Thursday, June 21, 2007

American Justice

I've been following with great interest the case against Conrad Black currently in closing arguments in Chicago, and I am increasingly outraged at the manner and system in which Black is being prosecuted. My knowledge of the American justice system had largely been limited to civil and constitutional issues- and this first in-depth look at the criminal justice system has been a rude awakening. Firstly, the system of plea bargains clearly lends itself to abuse, as I believe it has in the Black case. The ability of prosecutors to determine sentences, while not absolute, is much broader than that in Canada. Combine this with the extremely high sentences available (Conrad Black is facing over a century of jail time), and there results an extremely strong incentive for those involved to implicate others in order to reduce the penalty they incur, regardless of truth.

This is combined with an biased court procedure where, contrary to Canadian and English practice, the prosecutors get the last statement in closing arguments. In the Black case, the independent directors were going to be subject to SEC investigations- their testimony became favourable, and the threat of SEC sanctions vanished. Again in relation to the Black case, the theory of the case presented by the prosecutors was that Black was in charge of the supposed frauds, the mastermind. Nevertheless, the judge will instruct the jury with a so-called "ostrich instruction" which calls them to convict if they believe Black merely to have been willfully ignorant of the fraud- a theory sprung on the defence at the end of the case.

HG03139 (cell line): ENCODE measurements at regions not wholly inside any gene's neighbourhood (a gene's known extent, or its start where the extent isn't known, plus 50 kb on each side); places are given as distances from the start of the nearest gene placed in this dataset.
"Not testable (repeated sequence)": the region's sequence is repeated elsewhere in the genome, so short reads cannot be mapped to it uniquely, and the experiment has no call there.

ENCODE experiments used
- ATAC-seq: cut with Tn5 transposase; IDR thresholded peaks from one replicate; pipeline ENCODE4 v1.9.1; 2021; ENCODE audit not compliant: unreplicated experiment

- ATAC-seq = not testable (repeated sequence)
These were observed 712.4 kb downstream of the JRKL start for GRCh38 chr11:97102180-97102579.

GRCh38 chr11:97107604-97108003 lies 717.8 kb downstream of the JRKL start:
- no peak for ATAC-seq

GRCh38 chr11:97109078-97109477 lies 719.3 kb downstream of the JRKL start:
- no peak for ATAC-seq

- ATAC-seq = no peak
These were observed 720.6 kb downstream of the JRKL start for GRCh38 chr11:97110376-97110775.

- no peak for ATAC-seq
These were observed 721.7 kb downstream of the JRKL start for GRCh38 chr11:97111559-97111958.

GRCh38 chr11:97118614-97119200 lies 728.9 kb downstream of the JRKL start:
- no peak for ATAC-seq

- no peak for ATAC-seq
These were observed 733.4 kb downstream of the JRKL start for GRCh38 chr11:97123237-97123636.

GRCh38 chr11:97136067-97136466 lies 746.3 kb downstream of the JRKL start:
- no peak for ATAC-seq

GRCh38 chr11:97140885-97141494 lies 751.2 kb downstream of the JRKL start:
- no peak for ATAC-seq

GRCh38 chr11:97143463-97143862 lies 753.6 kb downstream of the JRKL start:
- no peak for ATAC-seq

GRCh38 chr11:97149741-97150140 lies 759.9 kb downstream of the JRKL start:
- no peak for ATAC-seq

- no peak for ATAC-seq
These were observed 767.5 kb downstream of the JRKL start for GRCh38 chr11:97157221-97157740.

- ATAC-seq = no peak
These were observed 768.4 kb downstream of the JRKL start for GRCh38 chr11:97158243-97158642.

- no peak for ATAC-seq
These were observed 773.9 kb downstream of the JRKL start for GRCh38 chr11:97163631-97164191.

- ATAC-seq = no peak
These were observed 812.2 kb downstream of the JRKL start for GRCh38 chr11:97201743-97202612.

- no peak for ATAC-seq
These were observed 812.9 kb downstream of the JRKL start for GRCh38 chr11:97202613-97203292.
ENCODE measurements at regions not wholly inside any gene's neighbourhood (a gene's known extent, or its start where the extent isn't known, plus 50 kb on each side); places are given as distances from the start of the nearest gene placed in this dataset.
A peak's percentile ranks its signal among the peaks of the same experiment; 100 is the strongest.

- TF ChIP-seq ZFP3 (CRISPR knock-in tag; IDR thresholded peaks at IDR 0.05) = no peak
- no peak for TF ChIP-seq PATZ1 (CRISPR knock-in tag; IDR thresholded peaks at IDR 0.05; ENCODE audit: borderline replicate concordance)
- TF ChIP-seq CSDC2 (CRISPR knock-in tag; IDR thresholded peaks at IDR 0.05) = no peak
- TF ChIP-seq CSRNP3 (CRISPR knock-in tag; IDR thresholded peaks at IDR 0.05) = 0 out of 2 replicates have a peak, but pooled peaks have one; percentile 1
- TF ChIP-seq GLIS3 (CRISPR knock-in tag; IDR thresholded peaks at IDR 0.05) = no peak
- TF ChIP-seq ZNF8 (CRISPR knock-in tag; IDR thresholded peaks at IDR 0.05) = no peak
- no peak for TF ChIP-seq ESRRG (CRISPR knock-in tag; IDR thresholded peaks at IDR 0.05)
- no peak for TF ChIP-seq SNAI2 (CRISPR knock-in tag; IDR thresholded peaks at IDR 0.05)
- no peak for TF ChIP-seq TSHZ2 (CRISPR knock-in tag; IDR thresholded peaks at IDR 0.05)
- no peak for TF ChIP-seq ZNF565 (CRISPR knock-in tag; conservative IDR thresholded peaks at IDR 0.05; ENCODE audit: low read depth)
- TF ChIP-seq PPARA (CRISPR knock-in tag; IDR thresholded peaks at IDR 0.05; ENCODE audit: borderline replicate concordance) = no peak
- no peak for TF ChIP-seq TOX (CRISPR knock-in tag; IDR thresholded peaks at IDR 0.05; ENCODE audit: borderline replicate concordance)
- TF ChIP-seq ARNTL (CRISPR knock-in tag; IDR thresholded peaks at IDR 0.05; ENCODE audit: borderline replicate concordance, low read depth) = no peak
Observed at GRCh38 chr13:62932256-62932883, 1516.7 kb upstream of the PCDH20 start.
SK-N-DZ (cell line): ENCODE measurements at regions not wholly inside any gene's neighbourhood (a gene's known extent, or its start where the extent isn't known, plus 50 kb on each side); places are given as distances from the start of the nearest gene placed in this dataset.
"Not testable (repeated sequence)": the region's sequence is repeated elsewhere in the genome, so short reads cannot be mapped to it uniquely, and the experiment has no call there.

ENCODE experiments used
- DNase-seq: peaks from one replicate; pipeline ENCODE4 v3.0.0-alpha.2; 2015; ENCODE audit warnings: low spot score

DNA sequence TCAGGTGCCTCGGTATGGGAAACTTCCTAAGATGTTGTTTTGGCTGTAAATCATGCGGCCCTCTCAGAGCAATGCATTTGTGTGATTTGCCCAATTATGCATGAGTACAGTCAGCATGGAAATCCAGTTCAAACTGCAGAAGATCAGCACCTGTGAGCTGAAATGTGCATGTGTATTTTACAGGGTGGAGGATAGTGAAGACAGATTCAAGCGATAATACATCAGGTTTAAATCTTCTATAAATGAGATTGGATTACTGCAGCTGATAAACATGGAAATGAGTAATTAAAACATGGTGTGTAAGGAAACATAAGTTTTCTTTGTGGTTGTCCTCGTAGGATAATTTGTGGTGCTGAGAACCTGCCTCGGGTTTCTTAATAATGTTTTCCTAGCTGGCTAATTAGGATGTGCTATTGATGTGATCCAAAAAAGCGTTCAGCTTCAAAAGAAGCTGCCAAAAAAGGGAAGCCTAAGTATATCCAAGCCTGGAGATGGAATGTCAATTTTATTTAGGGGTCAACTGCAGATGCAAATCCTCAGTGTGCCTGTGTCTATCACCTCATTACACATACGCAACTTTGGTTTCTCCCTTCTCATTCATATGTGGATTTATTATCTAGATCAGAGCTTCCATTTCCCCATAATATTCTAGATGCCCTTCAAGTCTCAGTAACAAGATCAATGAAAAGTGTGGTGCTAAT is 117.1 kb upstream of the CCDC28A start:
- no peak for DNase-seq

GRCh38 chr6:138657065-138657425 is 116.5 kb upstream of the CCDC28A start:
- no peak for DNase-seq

While the procedure of an American case is hardly inspiring, the enormous power wielded by prosecutors with little judicial oversight is what is most concerning, and which is most likely to lead to injustice.


Blogger PithLord said...

This is one area where we are fortunate to be less democratic.

June 27, 2007 7:24 AM  

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